Yesterday, NAIOP was proud to participate in a Climate Change Resiliency Forum at the State House. NAIOP’s CEO, David Begelfer, joined legislators, climatologists, environmental advocates, a representative from the insurance industry and EEA Secretary Matthew Beaton to discuss this important economic development issue. NAIOP advocated for a public private partnership and echoed the comments we presented to the Baker Administration in the Good to Great report. The following is our weekly excerpt from that report. Comments are encouraged!
Climate change can have significant impacts affecting the overall economy; directly, by damaging structures, and indirectly, by compromising transportation systems, communications, and utilities. An increasing number of extreme weather events and future sea level rise may lead to more frequent and extensive flooding along the coast and inland waterways.
The varying interpretations and projected economic and environmental impacts from climate change and sea level rise demand that the private and public sectors coordinate their common objectives. Unfortunately, to date, there has been a serious lack of coordination or collaboration on this issue. Individual cities and towns are taking their own steps to regulate and respond to climate change and sea level rise. Within MassDEP alone, multiple climate change policies and regulations are being drafted using different climate change projections. All of these regulatory and policy initiatives are focusing on how private development projects should address this issue, and very few have addressed the public sector’s role. For example, capital expenditures will be necessary for equipping existing public infrastructure to meet storm surges. Clearly, having a “climate change proof” building in the middle of a flooded neighborhood, without power or adequate transportation, provides no real public or private benefit.
There is no question this issue will be a significant challenge for the Baker Polito Administration. Addressing climate change and sea level rise requires coordination at the highest level of state government, and the participation of many state agencies. Therefore, NAIOP urges the Administration to consider the following steps to better coordinate how this issue is addressed in order to avoid the calamities that have been suffered by other coastal states:
Create a high level point of contact (Climate Change Chief) for local, state, and federal agencies, as well as the private sector. This position should be located in the Governor’s office or within the Executive Office of Administration & Finance. Given the need for coordination across many facets of state government, and the impact of this issue on the state’s resources, it should not be located in EOEEA. Planning for responses to rising sea levels is an operational and infrastructure challenge, not an environmental policy issue. To ensure consistency across the Administration, the Climate Change Chief should have input on all policies or regulations dealing with climate change. All agency findings and regulations regarding the extent of sea level rise or climate change must not be cost prohibitive to the private sector and should include public funding and participation.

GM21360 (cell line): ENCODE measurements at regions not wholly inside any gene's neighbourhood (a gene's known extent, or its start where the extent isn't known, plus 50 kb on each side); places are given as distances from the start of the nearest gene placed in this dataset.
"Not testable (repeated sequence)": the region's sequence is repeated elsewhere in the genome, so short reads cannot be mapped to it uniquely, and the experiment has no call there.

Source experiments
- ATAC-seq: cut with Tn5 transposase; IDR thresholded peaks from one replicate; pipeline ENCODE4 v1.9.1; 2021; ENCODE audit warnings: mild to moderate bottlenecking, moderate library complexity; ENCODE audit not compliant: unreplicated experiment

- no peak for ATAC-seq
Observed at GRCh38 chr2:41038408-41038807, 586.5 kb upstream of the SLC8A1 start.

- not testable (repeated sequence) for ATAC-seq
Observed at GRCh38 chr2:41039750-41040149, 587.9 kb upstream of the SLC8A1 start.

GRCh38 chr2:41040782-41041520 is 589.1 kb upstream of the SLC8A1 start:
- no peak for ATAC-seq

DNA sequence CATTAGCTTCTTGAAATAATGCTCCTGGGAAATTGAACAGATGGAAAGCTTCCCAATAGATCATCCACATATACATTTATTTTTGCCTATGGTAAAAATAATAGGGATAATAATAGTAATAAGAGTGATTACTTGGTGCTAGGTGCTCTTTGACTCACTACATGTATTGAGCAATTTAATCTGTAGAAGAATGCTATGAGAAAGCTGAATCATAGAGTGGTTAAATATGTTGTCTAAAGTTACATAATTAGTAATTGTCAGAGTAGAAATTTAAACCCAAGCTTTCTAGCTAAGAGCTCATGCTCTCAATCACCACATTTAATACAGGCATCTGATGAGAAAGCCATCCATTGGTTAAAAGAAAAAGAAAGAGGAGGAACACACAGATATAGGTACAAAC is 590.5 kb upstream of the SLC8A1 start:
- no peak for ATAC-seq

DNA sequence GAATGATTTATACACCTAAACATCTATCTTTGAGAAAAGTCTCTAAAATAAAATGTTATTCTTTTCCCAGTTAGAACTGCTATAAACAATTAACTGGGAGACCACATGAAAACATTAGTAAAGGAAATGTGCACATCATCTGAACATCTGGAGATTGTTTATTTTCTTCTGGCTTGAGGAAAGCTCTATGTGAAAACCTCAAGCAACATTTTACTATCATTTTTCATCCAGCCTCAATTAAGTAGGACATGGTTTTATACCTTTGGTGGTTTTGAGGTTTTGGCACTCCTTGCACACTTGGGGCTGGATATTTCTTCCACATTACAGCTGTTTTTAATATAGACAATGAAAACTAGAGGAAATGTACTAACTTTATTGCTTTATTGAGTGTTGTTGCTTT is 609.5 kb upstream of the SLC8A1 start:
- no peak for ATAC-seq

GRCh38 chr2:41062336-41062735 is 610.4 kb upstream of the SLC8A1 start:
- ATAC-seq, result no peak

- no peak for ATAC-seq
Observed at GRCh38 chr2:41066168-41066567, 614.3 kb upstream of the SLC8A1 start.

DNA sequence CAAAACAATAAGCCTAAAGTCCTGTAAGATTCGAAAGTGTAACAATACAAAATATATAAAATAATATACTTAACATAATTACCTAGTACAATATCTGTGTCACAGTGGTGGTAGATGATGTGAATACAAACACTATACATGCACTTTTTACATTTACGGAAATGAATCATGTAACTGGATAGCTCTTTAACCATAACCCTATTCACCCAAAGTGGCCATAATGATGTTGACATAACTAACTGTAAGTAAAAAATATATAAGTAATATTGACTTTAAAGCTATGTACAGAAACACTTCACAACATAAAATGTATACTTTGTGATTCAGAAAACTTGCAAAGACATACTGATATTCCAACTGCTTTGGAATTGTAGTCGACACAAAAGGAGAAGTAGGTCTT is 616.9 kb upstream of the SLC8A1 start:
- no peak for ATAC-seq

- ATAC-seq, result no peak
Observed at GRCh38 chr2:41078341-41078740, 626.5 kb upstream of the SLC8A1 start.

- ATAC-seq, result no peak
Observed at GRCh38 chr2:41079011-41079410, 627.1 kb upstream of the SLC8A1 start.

Working closely with the Governor’s office, the Climate Change Chief would pursue the following action items:
- Establish a structure/partnership with academic and research institutions to identify, develop, test, and incorporate reliable climate change and sea level rise forecasts and climate change preparedness programs.
- Conduct an inventory of state agency regulations adopted or now under review/proposed dealing with how existing and new public and private development should respond to climate change and sea level rise.
- Undertake an inventory of state and regional authorities, their threatened assets, and their infrastructure preparedness needs, and identify state monies committed to study climate change and sea level rise. Identify capital funds that should be dedicated to infrastructure upgrades for vital state and regional properties, with a priority toward vulnerable infrastructure.
- Coordinate the agenda of the state agencies responsible for establishing a target range for sea level rise, determining its effect upon existing infrastructure and future development and developing guidelines for climate preparedness and mitigation planning and review (e.g., MEPA, MassDOT, MBTA, BBRS, MWRA, MassDEP, DPU, Mass Housing, MEMA and CZM).
- Identify state agency personnel responsible for the review of policies, procedures, and regulations regarding climate change and sea level rise.
- Ensure that cost-benefit analysis guides policy making. Policymakers should look at programs in terms of maximizing preparedness and resiliency benefits while minimizing burdens on fiscal and other resources.
- Encourage consistent local efforts to address climate change preparedness including identifying susceptible infrastructure (e.g., mass transit, highways, stormwater systems, energy, fuel, communications, etc.), adopting reliable climate change projections, and establishing guidelines and regulations to incorporate climate change into future planning decisions and outreach programs.
We urge the Governor to coordinate this critical effort to ensure focus and consistency on this economic development issue.